Top lenders set for foreclosure settlement: report | Reuters

 And so it has come to pass..even the state Attorneys General are in the pocket of the TBTF financial institutions. The  Attorneys General , on behalf of Fannie and Freddie, have ‘settled’ with the five biggest TBTF banks, for ‘future losses’ from the fraudulently written, fraudulently packaged, fraudulently rated and sold loans. Possibly the biggest fraud ever perpetrated will now, effectively, be swept under the rug in exchange for 1 or 2 cents on the dollar…I’d sure love a deal like that!

(Reuters) - The five largest mortgage loan servicers, including Bank of America Corp and JPMorgan Chase & Co, may be the first to settle with 50 state attorneys general who are investigating foreclosure practices, Bloomberg reported, citing Iowa Attorney General Tom Miller…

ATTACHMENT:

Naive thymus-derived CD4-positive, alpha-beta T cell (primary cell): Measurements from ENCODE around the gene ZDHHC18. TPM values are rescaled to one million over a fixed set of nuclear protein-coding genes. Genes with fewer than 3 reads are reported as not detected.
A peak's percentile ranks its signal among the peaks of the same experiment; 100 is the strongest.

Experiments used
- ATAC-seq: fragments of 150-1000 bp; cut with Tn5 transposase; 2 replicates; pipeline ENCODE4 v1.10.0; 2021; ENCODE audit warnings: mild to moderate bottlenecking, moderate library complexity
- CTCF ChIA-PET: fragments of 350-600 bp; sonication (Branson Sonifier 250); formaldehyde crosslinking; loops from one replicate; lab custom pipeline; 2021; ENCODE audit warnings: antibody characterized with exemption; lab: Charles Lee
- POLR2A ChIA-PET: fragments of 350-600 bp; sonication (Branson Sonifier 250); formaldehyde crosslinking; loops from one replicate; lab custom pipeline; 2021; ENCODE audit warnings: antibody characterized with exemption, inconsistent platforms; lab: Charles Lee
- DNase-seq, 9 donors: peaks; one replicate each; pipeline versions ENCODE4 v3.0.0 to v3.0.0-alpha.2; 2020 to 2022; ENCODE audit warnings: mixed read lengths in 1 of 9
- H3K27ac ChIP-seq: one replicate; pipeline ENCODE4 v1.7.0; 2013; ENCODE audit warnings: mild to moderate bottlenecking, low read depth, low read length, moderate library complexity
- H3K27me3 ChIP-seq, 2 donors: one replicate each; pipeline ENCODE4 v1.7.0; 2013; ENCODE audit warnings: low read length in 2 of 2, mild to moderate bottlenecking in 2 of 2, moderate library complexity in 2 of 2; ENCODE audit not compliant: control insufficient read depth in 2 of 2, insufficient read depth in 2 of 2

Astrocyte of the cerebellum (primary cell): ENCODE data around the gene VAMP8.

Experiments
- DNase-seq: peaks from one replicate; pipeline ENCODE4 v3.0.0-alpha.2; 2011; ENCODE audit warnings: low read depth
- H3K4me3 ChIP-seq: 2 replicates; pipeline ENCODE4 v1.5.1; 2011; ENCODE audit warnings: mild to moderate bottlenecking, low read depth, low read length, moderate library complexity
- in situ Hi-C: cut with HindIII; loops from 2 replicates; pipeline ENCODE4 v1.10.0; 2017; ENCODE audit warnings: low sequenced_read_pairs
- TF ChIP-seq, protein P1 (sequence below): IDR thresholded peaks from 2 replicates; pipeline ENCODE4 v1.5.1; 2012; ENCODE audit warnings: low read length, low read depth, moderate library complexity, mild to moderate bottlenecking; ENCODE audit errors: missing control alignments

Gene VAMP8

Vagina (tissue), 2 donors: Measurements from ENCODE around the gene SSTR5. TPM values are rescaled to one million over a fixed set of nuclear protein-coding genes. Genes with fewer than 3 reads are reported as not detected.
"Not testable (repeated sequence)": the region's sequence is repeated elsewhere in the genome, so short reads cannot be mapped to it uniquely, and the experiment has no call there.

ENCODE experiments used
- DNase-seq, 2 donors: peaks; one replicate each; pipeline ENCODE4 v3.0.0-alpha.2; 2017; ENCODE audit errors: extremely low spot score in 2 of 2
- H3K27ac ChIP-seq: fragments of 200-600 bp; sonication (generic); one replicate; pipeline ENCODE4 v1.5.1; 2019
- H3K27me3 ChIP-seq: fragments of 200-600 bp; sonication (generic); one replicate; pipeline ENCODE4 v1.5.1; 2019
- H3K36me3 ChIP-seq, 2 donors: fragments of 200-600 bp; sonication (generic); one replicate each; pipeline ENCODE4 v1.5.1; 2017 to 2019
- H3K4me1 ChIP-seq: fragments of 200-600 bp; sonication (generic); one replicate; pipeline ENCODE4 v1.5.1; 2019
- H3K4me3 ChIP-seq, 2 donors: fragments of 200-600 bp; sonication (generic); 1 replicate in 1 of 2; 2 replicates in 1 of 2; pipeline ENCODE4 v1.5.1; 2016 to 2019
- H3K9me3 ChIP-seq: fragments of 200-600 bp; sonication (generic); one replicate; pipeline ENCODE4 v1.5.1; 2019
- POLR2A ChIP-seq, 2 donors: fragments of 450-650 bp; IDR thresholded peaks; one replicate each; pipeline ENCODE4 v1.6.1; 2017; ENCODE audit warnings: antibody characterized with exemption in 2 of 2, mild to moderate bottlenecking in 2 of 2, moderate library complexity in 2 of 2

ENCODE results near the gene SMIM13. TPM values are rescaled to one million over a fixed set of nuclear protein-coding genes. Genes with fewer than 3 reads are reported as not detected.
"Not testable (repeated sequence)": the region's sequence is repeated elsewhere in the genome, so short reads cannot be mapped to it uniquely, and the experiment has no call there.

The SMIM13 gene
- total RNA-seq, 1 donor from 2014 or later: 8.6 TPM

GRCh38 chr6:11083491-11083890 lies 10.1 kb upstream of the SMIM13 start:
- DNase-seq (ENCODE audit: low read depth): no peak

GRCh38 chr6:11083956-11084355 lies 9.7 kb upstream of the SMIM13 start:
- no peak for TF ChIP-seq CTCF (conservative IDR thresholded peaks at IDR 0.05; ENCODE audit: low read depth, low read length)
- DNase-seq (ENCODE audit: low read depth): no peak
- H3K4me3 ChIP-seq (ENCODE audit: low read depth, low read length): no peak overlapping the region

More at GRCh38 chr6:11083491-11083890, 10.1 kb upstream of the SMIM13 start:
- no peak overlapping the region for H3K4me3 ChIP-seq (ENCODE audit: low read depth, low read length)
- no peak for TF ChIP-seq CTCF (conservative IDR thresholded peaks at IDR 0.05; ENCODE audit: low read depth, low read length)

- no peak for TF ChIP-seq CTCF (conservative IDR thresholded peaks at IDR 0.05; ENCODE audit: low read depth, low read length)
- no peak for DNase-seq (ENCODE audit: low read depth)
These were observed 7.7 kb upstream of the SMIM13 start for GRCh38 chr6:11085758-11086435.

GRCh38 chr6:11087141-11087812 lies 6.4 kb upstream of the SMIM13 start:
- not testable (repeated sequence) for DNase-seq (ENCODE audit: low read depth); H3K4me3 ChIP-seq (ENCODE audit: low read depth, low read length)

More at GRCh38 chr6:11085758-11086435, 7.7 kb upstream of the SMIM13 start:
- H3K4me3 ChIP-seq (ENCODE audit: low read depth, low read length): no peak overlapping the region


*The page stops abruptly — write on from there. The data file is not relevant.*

Ally Financial, Bank of America, Citigroup, JPMorgan and Wells Fargo could not be immediately reached for comment by Reuters outside regular U.S. business hours…

Here’s another report, below, from

Is Fannie bailing out the banks?

Posted by Colin Barr January 3, 2011 10:11 pm

Financial stocks just caught fire. Someone must be getting bailed out, right?

Why yes, say critics of the giant banks. They charge that Monday's rally-stoking mortgage-putback deal between Bank of America (BAC) and Fannie Mae and Freddie Mac is nothing more than a backdoor bailout (QE4?) of the nation's largest lender (emphasis mine). It comes courtesy, they say, of an administration struggling to find a fix for the housing market while quaking at the prospect of another housing-fueled banking meltdown.

Monday's arrangement, according to this view, will keep the banks standing -- but leave taxpayers on the hook for an even bigger tab should a weak economic recovery falter. Sound familiar?…

And you don't need to be a conspiracy theorist to see that austerity talk in Congress means no more upfront support for financial firms. At a time of double-dipping house prices and nearly 10% unemployment, you can see where some people might find themselves devising new ways to prop up BofA and its housing-exposed rivals JPMorgan Chase (JPM), Wells Fargo (WFC) and Citi (C).